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Publication numberUS4093757 A
Publication typeGrant
Application numberUS 05/765,063
Publication dateJun 6, 1978
Filing dateFeb 2, 1977
Priority dateFeb 11, 1976
Also published asDE2705193A1, DE2705193C2, US4224896
Publication number05765063, 765063, US 4093757 A, US 4093757A, US-A-4093757, US4093757 A, US4093757A
InventorsAndre Barraud, Roger Gras, Michel Vandevyver
Original AssigneeCommissariat A L'energie Atomique
Export CitationBiBTeX, EndNote, RefMan
External Links: USPTO, USPTO Assignment, Espacenet
Method of forming and depositing monomolecular layers of amphiphilic molecules on a substrate
US 4093757 A
Abstract
The monomolecular layer is first formed from a solution of amphiphilic molecules by introduction of the solution on a liquid surface which is divided into at least two compartments by at least one rotatable and partly immersed horizontal member. The solvent is then removed and the horizontal member is driven in rotation so as to apply a predetermined pressure to said layer as this latter is transferred from one compartment to the next, the layer being finally deposited on a substrate.
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Claims(11)
1. A method for producing and depositing a monomolecular layer of amphiphilic molecules on a substrate, of the type comprising a first step of formation of said layer from a solution of said molecules in a suitable solvent by introduction of said solution on a liquid surface and by removal of the solvent, a second step of application of a predetermined surface pressure to the layer thus formed and a third step of deposition of said layer on a substrate, wherein the operation is performed on a liquid surface divided into at least first and second adjacent liquid containing compartments, at least two adjacent compartments being separated by a horizontal member which is partly immersed in said liquid and capable of rotating on its own axis, wherein the solution of said molecules is introduced into said first compartment, wherein removal of the solvent is carried out and wherein transfer of the molecules of the monomolecular layer and application of a predetermined surface pressure to the layer thus formed are carried out by transferring said layer from said first compartment to at least said second adjacent compartment by imparting rotational motion to said member which provides a separation between said compartments.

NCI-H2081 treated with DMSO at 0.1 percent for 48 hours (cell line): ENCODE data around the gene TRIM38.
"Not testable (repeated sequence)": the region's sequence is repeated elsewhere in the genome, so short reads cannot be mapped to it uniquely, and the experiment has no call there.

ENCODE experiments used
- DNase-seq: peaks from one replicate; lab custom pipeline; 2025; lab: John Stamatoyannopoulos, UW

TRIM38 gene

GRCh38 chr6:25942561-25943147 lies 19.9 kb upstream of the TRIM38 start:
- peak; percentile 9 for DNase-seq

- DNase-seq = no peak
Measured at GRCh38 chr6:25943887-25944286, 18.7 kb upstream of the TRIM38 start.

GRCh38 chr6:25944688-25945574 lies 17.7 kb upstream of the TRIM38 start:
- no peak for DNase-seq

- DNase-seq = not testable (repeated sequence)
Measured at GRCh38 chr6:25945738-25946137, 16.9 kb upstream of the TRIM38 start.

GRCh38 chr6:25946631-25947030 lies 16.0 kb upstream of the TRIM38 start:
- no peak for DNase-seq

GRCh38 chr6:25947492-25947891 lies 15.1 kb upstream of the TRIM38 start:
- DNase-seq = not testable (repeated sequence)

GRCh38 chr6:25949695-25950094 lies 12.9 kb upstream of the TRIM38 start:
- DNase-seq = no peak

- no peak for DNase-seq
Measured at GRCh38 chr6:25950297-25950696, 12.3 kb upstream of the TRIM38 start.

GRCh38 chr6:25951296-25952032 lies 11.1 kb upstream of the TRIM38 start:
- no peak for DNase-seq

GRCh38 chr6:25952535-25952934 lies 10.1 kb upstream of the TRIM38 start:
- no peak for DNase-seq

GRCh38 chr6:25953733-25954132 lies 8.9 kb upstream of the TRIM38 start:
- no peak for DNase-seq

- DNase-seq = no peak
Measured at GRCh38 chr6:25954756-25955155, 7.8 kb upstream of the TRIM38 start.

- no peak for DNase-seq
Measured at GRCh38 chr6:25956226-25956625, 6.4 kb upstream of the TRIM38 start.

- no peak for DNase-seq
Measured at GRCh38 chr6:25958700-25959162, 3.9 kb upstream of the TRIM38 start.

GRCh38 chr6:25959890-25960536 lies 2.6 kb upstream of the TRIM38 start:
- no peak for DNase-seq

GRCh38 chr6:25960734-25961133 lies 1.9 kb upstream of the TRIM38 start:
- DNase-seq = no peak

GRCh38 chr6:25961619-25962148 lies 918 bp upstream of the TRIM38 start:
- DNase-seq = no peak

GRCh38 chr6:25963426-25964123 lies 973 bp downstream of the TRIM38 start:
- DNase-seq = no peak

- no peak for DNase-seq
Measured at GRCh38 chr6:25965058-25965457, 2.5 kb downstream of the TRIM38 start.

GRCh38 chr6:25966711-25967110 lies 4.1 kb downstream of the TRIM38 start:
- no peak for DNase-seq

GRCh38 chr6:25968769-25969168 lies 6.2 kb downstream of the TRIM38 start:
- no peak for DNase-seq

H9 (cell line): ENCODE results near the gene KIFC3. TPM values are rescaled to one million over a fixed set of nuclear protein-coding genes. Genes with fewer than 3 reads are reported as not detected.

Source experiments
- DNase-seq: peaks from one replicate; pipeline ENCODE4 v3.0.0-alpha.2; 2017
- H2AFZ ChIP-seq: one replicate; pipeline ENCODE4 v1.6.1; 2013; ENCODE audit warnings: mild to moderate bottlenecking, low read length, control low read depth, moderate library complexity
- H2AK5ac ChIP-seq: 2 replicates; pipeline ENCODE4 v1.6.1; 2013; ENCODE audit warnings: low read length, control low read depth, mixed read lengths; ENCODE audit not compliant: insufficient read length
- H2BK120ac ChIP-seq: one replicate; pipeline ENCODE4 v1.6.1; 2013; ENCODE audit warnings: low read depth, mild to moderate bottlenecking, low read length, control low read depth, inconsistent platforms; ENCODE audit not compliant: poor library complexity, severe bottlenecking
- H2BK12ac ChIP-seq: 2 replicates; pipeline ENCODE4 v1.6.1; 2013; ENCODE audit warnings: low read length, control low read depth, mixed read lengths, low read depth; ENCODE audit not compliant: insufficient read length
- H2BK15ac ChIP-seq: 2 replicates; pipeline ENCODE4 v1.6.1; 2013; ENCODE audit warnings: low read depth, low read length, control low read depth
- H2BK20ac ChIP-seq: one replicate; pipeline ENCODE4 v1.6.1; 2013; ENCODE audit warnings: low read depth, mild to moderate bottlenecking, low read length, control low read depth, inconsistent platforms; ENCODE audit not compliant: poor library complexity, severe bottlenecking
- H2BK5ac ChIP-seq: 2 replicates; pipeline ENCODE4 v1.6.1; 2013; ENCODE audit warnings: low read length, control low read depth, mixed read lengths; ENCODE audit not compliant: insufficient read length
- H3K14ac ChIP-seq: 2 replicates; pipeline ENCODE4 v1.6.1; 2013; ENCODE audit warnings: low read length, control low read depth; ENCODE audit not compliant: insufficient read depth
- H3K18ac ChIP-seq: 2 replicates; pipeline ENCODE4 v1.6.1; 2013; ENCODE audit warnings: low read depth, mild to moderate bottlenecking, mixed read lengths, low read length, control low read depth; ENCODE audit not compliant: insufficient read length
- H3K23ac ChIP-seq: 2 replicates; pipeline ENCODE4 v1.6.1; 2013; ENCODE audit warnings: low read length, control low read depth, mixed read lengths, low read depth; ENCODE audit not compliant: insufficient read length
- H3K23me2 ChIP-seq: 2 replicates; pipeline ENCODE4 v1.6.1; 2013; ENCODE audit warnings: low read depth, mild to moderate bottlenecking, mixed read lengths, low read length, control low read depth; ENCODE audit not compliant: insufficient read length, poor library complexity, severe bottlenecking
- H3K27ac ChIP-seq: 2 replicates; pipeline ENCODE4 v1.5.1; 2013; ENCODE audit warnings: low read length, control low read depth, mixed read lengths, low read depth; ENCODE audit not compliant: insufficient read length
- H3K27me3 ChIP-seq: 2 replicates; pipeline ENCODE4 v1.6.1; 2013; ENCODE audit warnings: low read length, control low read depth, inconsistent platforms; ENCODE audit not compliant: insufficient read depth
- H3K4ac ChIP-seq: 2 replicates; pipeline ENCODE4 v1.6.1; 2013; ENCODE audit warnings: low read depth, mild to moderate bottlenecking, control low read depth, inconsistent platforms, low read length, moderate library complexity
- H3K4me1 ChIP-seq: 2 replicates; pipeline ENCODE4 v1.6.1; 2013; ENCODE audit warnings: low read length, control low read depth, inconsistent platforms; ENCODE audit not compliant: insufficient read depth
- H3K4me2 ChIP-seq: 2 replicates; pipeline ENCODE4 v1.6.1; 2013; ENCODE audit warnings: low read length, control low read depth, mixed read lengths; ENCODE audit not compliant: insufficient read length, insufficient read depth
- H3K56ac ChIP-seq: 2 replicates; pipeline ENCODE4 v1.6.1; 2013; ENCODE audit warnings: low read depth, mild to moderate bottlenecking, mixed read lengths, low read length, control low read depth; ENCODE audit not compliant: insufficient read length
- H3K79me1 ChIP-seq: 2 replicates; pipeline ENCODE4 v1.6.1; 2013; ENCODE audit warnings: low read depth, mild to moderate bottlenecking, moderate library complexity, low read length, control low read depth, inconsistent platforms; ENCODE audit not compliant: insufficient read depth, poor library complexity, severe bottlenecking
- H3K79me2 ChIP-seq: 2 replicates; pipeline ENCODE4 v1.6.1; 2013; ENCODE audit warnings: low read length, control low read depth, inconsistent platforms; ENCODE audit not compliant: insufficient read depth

2. A method according to claim 1, wherein said member is a cylinder rotatably mounted on a horizontal axis.
3. A method according to claim 1, wherein said member is a horizontally disposed torus rotating about its mean circle.
4. A method according to claim 1, wherein removal of the solvent is carried out at the time of transfer of said molecules from said first compartment to said second adjacent compartment, said member separating said first and second adjacent compartments being formed of material which does not have any affinity for said solvent.
5. A method according to claim 1, wherein the solution of said molecules is continuously introduced into said first compartment, wherein said molecules are continuously transferred from said first compartment to at least said second compartment by imparting rotational motion to each said member which provides a separation between adjacent compartments and wherein said monomolecular layer is continuously deposited on the substrate to be coated which is passed continuously through the liquid of the last adjacent compartment to which said monomolecular layer is transferred by a said horizontal member.
6. A method according to claim 5, wherein the properties of the formed monomolecular layer are modified by subjecting said layer to a continuous treatment during its transfer from one compartment to te next either as said layer passes over said member or as said layer passes into one of said compartments.
7. A method according to claim 2, wherein the cylinder is formed of material which is wetted by the liquid in said compartments.
8. A method according to claim 7, wherein the material of the cylinder is constituted by glass, aluminum or aluminum alloys and wherein the compartments are filled with an aqueous liquid.
9. A method according to claim 2, wherein the cylinder is formed of material which is not wetted by the liquid in said compartments.
10. A method according to claim 9, wherein the material of the cylinder is constituted by polyethylene or polytetrafluoroethylene and wherein the compartments are filled with an aqueous liquid.
11. A method according to claim 2, wherein said cylinder is half-immersed in the liquid in said compartments.
Description

This invention relates to a method for producing and depositing monomolecular layers of amphiphilic molecules on a substrate and is primarily directed to a method for continuously producing and depositing said monomolecular layers on solid substrates.

Monomolecular layers of organic compounds find a large number of applications, especially in the field of electronics in which they are employed for example for the purpose of forming metal-insulator-metal structures in which the thickness of the dielectric layer is controlled with a particularly high degree of accuracy.